“I’m beginning the conversation with neglected loss, disappointment, and grief not because those are the main issues in any person’s life, but because those are the things we tend to run from. Of course we do. . . . Problem is, we are running from huge tracts of our own soul, leaving them behind, and then we can’t find more of God because we are looking with so little of our own soul.”- John Eldredge
In Chapter 10 (“Care for Neglected Places in Your Soul”) of Get Your Life Back, John Eldredge encourages you to address the overlooked and unattended places in your soul. First, John suggests, write a list of your recent losses and disappointments. Rather than viewing this activity as heavy and dark, though, the author finds it cathartic. Because it provides palpable relief.
Whether recognized or not, the grief, disappointment or sadness exists. And it takes great amounts of energy to keep them below the surface. Thus, letting go gives rise to relief. Like letting go of that beach ball you’re trying to hold underwater. When the beach ball pops up, you don’t need to suppress it any more.
However, it’s human nature to hope our problems simply go away. In addition, John observes, we do this even more with our souls. In the midst of living in this busy and distracted world, it’s quite easy – and far more efficient – to send your soul to the back of the bus. Put another way, to give low priority to your soul. Perhaps you’ll attend to it sometime in the future.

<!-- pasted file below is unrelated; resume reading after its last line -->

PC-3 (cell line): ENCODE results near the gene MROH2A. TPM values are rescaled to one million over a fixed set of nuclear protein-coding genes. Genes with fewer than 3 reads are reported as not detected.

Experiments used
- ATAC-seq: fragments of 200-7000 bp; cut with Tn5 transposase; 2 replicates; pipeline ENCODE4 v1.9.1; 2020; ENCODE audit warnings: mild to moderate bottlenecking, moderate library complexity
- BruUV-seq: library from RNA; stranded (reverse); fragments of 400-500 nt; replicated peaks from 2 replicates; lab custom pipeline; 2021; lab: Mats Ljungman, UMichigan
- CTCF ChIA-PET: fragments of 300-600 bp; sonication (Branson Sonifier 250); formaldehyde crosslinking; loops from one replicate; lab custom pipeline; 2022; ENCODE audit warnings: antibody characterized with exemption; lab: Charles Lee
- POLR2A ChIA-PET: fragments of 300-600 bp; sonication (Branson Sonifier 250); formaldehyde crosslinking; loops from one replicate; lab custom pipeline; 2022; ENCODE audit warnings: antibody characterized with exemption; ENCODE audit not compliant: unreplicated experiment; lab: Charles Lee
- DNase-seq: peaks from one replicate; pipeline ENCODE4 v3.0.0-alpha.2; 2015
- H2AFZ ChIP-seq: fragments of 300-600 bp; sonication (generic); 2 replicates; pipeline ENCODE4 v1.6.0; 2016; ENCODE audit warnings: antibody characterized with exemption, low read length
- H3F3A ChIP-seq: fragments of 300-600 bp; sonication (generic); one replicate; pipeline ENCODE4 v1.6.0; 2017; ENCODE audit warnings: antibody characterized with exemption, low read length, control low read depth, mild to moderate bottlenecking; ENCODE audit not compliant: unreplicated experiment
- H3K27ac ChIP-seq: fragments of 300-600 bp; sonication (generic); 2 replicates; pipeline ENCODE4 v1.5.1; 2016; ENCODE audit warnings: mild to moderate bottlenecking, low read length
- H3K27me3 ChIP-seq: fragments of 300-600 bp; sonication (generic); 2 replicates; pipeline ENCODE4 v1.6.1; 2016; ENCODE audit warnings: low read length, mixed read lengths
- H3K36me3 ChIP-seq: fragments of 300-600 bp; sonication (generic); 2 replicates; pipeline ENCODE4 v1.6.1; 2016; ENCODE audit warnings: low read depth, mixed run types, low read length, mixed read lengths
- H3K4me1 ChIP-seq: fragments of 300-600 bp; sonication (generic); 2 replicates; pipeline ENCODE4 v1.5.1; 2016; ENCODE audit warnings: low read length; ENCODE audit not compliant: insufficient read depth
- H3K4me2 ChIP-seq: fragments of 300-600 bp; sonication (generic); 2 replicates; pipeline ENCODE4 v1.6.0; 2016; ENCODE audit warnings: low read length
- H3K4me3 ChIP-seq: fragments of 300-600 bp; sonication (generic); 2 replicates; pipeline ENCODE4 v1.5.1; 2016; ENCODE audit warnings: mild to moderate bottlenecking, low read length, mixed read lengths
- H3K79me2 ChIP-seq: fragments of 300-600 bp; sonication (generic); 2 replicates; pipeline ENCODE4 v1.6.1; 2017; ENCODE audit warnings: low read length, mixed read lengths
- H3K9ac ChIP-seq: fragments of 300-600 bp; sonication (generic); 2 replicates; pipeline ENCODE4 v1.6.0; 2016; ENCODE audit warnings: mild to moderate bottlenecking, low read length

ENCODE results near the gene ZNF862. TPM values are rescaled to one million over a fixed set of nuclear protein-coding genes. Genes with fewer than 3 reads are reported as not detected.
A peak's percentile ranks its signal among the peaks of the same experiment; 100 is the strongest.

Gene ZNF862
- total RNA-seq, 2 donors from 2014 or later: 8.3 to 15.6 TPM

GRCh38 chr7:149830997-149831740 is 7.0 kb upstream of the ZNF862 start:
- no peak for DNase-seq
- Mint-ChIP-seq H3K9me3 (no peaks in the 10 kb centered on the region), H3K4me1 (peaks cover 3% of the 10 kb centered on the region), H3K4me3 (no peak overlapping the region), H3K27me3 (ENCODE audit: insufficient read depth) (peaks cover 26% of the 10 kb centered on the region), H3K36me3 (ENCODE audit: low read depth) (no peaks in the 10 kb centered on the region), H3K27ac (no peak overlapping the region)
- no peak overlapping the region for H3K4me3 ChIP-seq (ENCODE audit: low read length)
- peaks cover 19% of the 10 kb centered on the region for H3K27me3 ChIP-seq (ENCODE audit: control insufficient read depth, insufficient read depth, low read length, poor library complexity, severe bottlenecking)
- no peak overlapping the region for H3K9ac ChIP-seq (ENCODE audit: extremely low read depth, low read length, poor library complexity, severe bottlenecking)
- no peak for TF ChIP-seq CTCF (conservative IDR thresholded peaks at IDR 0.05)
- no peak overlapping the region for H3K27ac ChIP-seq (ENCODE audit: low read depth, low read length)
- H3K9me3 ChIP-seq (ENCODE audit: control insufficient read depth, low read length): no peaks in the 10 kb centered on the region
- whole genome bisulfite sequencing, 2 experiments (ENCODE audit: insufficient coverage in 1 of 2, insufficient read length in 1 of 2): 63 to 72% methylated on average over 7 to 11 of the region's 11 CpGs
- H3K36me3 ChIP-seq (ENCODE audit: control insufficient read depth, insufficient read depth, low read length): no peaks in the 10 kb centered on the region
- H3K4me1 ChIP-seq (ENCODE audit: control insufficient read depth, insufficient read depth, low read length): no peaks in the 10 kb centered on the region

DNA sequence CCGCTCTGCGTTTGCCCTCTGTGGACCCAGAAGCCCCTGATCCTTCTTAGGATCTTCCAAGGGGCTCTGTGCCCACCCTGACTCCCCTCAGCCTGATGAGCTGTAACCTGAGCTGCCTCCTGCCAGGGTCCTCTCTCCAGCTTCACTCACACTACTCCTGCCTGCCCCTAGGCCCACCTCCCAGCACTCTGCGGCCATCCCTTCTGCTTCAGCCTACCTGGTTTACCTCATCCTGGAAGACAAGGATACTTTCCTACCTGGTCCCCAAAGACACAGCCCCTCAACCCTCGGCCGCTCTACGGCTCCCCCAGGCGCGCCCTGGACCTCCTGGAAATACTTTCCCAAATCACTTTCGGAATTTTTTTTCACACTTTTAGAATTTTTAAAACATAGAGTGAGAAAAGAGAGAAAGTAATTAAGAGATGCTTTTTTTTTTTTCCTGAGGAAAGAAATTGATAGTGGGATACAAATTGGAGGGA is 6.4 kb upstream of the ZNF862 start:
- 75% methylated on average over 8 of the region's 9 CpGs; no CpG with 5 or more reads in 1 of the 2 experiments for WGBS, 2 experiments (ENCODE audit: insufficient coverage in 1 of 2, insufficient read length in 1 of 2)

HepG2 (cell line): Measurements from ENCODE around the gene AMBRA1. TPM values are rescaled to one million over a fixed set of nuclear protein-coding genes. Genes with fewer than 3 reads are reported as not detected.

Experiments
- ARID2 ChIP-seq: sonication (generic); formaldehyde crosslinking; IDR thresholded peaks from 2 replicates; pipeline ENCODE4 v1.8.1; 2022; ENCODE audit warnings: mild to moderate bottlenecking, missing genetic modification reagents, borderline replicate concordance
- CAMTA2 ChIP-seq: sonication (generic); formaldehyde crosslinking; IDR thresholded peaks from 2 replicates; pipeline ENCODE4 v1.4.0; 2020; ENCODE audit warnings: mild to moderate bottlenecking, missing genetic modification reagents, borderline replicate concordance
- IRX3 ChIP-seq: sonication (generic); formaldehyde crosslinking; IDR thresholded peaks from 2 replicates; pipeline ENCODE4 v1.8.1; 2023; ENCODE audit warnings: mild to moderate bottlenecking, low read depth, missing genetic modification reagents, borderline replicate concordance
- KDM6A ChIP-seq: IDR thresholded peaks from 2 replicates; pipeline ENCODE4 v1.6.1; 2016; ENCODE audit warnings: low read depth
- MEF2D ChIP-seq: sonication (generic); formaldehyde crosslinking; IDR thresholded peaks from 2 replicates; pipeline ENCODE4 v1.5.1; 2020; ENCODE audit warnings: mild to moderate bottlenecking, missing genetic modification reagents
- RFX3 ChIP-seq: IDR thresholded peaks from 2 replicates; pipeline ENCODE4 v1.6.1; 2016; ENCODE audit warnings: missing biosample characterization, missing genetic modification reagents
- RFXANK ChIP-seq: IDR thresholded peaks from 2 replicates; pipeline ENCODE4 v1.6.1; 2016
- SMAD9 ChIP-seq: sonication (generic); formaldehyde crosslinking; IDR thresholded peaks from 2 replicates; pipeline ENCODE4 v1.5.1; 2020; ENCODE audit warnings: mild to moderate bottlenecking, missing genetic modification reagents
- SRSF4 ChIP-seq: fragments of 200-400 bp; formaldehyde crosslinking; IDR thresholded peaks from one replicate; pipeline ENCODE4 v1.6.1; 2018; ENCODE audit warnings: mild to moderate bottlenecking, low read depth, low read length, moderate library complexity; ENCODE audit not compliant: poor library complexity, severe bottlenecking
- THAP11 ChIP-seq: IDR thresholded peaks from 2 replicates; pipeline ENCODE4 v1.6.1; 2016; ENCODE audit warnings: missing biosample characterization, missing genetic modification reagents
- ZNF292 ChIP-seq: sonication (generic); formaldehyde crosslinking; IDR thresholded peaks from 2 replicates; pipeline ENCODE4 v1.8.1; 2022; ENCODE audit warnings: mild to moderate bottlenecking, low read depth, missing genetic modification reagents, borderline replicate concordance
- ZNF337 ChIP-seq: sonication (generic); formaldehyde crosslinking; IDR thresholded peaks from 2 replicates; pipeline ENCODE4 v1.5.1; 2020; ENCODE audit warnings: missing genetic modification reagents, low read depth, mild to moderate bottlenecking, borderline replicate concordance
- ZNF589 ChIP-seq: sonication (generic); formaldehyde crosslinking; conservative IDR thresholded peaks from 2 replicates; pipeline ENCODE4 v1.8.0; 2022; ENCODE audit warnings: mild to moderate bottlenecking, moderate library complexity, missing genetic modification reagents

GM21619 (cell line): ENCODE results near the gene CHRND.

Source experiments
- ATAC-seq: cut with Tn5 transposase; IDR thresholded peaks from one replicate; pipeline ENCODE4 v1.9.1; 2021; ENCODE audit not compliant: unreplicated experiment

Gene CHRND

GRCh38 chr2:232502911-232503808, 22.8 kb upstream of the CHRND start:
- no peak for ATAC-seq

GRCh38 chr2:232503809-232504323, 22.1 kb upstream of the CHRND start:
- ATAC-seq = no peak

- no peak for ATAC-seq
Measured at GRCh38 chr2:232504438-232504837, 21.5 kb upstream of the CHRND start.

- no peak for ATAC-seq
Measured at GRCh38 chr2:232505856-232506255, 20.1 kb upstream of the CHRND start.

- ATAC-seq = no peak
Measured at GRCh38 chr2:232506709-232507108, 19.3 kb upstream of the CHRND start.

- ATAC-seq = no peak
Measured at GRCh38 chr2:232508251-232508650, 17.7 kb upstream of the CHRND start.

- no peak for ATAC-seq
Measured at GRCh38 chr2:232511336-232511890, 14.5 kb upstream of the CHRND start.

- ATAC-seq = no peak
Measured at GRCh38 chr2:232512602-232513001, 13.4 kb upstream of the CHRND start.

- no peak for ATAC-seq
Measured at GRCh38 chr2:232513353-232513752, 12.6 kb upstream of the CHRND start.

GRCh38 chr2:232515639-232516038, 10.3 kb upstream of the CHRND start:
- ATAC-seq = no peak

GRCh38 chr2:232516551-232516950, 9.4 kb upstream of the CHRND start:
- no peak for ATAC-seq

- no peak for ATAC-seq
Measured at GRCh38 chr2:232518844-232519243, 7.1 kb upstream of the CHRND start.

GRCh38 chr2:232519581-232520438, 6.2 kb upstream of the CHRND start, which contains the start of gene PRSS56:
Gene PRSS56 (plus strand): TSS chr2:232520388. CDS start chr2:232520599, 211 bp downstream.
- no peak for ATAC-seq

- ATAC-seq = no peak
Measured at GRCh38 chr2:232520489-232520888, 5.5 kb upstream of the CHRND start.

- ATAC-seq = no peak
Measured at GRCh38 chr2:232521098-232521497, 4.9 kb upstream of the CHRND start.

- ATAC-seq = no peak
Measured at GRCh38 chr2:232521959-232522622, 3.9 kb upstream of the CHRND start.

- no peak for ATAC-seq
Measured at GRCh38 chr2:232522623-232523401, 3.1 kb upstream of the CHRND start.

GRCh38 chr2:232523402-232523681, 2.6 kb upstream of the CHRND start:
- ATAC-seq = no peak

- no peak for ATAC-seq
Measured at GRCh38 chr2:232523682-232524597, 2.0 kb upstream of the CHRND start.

In conclusion, John talks about the effects of such behavior over time:
“Over time, each loss causes us to offer less and less next time. What’s available in us is lessened through our losses. We often can’t find the more of God we long for, because we are looking with so little of ourselves. Too much of us has been left behind. . . . But I have reason to believe that unattended loss is a good place to start if you would recover and heal the vessel God wants to fill. . .”
Today’s question: What prompts you to deal with neglected loss, disappointment, and grief? Please share.
Tomorrow’s blog: “Our losses matter – practice acts of kindness”